Scientists identify psychoactive substance residues the Maya used alongside tobacco
MERIDA, Yucatan – For the first time, scientists have identified the presence of a non-tobacco plant in the ancient medicinal substance containers used by the ancient Maya.
Originally buried over a thousand years ago in the Yucatan Peninsula, the containers contain chemical traces of the flower known as Mexican Marigold (Tagetes lucida), as well as two types of cured and dried tobacco, Nicotiana tabacum and N. rustica.
Researchers from Washington State University (WSU) detected the Tagetes Lucida in residues taken from 14 miniature Mayan ceramic vessels.
That particular type of miniature ceramic vessel has occasionally been found during archaeological excavations at sites in the Yucatan.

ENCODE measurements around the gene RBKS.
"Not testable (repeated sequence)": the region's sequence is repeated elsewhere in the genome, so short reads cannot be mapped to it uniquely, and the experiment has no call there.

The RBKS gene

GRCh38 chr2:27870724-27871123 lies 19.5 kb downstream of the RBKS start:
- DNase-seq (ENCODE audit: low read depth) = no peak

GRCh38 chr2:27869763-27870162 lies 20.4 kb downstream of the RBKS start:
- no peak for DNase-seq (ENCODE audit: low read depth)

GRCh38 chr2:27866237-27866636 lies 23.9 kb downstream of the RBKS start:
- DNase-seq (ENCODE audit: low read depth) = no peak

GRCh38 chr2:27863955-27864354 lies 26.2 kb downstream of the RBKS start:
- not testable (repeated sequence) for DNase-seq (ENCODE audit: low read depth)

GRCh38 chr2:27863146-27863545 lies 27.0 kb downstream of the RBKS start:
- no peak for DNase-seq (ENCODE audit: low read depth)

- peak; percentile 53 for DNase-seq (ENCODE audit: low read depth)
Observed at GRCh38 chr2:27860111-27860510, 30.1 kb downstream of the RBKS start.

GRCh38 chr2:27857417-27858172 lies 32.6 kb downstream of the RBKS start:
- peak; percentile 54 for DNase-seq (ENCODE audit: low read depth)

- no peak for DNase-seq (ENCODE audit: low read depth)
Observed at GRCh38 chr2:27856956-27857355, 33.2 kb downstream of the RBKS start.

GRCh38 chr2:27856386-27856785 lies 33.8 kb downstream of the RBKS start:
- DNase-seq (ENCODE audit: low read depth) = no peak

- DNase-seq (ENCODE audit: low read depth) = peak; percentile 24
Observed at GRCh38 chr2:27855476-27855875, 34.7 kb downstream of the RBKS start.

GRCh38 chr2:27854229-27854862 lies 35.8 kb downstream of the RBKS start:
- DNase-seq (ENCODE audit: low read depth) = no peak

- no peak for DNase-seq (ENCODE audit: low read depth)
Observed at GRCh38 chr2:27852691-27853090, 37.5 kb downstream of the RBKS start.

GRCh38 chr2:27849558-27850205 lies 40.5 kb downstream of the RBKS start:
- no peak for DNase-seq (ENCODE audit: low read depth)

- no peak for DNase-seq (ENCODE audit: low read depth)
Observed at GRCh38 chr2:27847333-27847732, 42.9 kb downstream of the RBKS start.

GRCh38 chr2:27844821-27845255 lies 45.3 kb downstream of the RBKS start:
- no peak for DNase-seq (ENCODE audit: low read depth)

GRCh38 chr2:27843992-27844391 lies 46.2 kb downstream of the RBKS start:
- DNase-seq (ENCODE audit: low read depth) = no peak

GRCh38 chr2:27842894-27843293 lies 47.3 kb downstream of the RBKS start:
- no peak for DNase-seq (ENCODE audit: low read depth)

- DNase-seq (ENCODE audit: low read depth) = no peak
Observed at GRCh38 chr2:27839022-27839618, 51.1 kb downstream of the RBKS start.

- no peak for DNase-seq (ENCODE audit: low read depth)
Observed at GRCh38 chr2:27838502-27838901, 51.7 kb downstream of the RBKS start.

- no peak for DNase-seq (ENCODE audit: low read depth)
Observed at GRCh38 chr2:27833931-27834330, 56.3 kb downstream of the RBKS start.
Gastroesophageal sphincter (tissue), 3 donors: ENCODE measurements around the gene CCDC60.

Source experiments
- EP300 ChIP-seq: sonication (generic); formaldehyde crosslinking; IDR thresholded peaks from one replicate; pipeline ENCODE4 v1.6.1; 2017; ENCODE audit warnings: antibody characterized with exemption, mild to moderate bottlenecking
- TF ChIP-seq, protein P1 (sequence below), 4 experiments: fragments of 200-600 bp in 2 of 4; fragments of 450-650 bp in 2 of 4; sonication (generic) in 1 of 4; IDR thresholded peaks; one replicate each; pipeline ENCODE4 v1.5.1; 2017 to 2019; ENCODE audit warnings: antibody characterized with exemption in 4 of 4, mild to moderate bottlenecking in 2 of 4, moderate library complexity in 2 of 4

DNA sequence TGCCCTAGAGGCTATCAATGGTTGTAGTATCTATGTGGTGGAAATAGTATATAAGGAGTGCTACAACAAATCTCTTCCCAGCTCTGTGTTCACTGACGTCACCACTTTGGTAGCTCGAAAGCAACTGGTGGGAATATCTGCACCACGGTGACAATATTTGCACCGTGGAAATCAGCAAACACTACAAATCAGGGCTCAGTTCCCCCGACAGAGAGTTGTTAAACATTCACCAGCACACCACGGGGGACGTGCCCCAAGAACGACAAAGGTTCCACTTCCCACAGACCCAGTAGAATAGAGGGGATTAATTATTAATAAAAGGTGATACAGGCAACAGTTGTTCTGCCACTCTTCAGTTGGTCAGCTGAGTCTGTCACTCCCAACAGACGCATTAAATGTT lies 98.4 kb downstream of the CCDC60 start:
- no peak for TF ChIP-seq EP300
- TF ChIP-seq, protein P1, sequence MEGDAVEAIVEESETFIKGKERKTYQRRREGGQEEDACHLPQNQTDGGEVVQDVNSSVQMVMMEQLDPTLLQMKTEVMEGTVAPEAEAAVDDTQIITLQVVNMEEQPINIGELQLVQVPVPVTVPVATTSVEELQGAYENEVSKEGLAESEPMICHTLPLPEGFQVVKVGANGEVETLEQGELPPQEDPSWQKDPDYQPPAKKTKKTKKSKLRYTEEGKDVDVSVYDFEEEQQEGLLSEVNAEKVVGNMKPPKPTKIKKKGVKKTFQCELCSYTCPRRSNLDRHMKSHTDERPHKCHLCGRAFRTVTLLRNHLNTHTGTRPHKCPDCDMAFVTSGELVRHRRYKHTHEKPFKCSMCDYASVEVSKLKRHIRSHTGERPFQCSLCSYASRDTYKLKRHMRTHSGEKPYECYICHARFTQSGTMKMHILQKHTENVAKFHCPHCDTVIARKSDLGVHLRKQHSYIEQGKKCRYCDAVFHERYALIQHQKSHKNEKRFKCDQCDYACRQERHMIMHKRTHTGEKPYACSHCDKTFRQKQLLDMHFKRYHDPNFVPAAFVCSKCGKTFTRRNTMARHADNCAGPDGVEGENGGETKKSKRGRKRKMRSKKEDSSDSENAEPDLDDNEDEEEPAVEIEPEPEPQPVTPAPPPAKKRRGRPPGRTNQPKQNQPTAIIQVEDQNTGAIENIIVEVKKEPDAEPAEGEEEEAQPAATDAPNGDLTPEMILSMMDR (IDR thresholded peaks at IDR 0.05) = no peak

The collection includes four different vessel forms and allows comparison of those that were previously part of museum exhibits with the recently excavated untreated containers.
The results include the detection of more than 9000 residual chemical characteristics and, for the first time, the presence of Tagetes lucida was traced, whose unique chemical characteristics were detected more frequently in archaeological samples than any other target substance, including the biomarker nicotine.
Scientists believe that the Tagetes Lucid was mixed with tobacco to make smoking more enjoyable.
The discovery of the contents of these vessels paints a clearer picture of the medicinal substance use and practices of the ancient Maya.
The research also paves the way for future studies investigating other types of psychoactive and non-psychoactive plants that were smoked, chewed, eaten, or inhaled by the Maya and other pre-Columbian societies.